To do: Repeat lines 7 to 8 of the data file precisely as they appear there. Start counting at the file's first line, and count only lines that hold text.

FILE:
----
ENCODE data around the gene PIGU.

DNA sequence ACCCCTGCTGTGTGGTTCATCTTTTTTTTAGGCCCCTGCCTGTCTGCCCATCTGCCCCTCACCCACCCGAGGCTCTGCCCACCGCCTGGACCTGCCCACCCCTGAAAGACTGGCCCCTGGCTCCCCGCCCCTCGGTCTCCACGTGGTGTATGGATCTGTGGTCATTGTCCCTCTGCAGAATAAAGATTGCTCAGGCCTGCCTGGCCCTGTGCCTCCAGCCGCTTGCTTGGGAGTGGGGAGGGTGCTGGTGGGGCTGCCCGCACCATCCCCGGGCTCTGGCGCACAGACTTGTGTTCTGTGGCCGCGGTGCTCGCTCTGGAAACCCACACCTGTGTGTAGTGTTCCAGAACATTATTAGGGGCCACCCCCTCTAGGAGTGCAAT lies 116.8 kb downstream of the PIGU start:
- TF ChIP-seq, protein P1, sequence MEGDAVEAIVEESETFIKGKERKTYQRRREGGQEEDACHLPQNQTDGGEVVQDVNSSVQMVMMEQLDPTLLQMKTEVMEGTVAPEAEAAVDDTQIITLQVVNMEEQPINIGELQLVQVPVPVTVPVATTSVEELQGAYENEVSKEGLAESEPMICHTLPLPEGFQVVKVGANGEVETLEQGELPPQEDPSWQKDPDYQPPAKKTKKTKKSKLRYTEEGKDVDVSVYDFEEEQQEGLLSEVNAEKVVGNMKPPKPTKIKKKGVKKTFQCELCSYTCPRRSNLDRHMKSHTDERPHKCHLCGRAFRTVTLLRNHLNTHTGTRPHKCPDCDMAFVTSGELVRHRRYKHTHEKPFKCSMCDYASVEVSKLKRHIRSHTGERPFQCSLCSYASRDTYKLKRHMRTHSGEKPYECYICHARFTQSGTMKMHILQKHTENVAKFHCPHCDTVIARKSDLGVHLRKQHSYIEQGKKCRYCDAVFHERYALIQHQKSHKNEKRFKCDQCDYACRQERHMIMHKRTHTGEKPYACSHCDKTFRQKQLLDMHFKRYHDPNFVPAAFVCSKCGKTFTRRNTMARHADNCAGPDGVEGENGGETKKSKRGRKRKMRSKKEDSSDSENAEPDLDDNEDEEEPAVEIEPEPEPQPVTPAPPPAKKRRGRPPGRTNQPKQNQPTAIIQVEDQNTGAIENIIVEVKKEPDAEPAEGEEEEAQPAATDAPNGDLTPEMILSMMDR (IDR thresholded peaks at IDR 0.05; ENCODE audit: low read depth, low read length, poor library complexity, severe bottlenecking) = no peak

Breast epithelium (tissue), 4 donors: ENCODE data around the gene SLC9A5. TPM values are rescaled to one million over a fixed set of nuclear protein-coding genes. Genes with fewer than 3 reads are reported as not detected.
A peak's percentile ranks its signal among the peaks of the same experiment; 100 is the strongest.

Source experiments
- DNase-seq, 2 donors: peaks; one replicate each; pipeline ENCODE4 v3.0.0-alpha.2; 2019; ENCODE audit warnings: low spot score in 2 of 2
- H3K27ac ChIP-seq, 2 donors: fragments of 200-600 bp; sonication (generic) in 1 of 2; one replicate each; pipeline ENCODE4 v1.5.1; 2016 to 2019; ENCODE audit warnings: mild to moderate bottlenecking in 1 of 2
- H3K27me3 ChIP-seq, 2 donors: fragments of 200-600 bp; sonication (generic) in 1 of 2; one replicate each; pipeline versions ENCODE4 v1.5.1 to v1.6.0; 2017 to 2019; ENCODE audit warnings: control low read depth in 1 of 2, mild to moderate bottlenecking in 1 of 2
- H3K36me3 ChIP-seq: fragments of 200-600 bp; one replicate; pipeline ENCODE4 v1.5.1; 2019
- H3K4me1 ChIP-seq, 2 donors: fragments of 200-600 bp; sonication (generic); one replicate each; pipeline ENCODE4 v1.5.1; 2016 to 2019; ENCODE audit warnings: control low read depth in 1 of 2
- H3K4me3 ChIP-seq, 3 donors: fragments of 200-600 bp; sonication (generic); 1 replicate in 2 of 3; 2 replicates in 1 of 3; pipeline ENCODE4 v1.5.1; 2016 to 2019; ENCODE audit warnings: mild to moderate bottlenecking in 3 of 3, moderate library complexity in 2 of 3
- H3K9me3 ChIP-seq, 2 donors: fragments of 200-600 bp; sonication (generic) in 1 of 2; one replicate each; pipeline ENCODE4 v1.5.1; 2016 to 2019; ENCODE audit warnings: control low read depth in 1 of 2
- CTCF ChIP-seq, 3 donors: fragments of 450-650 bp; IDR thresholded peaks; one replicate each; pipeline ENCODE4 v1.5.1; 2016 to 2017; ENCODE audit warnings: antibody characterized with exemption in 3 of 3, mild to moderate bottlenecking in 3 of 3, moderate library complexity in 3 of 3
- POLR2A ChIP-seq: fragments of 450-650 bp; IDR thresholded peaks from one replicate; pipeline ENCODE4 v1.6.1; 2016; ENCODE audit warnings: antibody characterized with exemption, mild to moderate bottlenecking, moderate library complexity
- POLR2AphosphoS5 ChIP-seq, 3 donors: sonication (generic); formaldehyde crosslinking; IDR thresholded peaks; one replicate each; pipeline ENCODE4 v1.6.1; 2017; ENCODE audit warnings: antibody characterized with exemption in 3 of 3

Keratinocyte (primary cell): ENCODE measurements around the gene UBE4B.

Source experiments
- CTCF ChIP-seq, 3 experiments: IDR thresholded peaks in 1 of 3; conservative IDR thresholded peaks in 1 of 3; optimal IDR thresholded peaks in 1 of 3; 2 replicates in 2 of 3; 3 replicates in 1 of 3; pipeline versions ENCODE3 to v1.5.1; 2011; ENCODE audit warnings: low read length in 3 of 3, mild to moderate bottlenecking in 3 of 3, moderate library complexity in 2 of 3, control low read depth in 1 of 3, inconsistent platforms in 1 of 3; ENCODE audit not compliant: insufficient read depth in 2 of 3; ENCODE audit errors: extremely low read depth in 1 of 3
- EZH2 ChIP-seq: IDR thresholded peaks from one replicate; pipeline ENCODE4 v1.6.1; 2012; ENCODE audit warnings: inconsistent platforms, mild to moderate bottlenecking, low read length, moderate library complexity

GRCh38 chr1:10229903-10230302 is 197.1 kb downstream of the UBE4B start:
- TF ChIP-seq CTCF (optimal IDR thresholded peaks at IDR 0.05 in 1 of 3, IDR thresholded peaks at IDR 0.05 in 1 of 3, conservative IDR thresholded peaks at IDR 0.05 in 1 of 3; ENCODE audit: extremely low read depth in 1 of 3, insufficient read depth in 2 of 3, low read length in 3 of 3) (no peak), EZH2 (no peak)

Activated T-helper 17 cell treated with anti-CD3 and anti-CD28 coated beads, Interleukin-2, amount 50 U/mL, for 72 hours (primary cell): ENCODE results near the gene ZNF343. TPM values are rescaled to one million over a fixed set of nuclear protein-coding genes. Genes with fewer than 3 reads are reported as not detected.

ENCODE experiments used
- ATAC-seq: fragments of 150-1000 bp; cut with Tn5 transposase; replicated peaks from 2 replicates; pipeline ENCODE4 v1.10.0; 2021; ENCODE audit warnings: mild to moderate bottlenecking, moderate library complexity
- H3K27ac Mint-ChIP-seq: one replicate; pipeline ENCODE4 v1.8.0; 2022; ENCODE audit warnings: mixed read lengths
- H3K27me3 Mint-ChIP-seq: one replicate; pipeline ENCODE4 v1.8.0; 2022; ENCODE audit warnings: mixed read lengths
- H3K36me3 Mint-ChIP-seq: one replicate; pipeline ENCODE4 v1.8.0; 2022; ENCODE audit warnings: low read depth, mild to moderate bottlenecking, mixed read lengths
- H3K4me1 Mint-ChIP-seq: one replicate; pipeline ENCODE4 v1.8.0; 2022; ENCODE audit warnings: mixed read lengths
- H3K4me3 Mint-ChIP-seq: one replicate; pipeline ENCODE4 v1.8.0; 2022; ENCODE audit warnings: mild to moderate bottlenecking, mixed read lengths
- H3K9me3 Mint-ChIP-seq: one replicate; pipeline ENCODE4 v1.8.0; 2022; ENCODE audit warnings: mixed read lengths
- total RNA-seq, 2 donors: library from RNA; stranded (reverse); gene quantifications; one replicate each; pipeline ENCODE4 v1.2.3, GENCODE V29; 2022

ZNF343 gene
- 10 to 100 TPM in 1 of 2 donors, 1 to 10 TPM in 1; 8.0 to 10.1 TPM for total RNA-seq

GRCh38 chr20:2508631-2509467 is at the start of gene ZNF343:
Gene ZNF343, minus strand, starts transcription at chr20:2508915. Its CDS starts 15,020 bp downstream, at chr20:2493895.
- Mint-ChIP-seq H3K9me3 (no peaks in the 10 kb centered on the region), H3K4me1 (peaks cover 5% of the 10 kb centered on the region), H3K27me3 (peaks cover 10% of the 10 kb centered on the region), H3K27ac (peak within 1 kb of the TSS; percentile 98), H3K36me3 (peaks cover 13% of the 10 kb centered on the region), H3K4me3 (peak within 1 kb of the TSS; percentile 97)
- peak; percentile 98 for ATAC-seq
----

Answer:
- DNase-seq, 2 donors: peaks; one replicate each; pipeline ENCODE4 v3.0.0-alpha.2; 2019; ENCODE audit warnings: low spot score in 2 of 2
- H3K27ac ChIP-seq, 2 donors: fragments of 200-600 bp; sonication (generic) in 1 of 2; one replicate each; pipeline ENCODE4 v1.5.1; 2016 to 2019; ENCODE audit warnings: mild to moderate bottlenecking in 1 of 2